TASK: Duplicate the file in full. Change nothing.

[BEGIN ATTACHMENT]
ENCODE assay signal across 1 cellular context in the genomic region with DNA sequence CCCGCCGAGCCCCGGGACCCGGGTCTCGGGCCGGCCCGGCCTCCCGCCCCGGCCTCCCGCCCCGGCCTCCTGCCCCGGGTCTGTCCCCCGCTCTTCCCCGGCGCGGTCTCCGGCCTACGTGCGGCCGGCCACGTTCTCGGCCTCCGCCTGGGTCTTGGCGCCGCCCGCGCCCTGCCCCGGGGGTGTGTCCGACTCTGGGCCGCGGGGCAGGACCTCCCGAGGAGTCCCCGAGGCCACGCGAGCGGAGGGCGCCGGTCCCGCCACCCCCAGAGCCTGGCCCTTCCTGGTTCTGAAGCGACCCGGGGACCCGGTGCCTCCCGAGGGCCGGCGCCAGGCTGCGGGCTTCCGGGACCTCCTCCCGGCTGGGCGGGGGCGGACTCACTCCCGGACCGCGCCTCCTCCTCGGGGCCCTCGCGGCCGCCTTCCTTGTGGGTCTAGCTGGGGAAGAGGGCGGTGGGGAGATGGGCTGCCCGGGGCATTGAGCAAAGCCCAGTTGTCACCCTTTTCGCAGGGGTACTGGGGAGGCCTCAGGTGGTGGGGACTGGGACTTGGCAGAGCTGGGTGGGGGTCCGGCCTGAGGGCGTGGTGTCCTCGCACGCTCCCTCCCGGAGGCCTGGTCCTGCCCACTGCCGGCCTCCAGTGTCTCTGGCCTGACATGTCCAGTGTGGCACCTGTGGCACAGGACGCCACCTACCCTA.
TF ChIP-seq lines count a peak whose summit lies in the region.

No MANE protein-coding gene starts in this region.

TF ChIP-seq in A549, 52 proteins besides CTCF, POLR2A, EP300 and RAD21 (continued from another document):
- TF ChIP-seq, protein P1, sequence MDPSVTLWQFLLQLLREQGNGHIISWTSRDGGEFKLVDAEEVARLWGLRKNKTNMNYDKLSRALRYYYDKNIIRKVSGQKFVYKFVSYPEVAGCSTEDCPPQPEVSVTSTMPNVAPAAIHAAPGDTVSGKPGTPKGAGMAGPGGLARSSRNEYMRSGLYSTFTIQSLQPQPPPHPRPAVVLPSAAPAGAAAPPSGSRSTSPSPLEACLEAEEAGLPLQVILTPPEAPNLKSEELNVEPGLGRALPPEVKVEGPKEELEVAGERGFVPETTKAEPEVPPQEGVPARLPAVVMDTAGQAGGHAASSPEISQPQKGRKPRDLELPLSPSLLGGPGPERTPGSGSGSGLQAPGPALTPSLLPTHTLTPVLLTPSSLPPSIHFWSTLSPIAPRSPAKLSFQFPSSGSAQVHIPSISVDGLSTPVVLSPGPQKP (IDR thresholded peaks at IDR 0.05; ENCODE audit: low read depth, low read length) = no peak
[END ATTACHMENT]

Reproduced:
ENCODE assay signal across 1 cellular context in the genomic region with DNA sequence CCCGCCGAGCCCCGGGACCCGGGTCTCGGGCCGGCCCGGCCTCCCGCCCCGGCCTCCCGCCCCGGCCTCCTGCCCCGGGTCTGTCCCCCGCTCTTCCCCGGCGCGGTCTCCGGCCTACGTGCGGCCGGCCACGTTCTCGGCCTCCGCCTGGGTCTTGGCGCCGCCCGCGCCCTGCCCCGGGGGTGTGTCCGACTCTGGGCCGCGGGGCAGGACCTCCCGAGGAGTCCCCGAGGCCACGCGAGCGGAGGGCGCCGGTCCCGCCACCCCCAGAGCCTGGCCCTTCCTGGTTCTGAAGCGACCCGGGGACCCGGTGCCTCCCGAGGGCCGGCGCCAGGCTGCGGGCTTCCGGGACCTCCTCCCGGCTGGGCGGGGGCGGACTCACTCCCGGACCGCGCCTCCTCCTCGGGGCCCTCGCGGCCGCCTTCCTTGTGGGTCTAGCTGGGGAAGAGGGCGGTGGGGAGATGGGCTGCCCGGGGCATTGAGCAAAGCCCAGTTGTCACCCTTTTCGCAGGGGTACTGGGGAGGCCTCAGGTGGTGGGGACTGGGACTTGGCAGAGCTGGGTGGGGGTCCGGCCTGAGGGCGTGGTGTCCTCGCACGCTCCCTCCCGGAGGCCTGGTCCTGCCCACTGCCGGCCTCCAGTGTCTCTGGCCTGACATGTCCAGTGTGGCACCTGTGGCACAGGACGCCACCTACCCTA.
TF ChIP-seq lines count a peak whose summit lies in the region.

No MANE protein-coding gene starts in this region.

TF ChIP-seq in A549, 52 proteins besides CTCF, POLR2A, EP300 and RAD21 (continued from another document):
- TF ChIP-seq, protein P1, sequence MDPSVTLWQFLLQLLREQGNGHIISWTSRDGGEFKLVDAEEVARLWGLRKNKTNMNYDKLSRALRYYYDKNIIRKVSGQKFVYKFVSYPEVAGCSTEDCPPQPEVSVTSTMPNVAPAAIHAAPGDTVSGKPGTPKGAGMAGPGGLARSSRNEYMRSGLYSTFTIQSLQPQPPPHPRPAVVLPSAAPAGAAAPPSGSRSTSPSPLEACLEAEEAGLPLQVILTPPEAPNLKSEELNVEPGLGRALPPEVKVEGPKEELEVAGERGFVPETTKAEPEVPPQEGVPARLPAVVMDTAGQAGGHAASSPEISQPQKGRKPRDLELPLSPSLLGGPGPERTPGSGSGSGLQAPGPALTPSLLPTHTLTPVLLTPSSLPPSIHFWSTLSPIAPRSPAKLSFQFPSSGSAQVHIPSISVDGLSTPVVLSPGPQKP (IDR thresholded peaks at IDR 0.05; ENCODE audit: low read depth, low read length) = no peak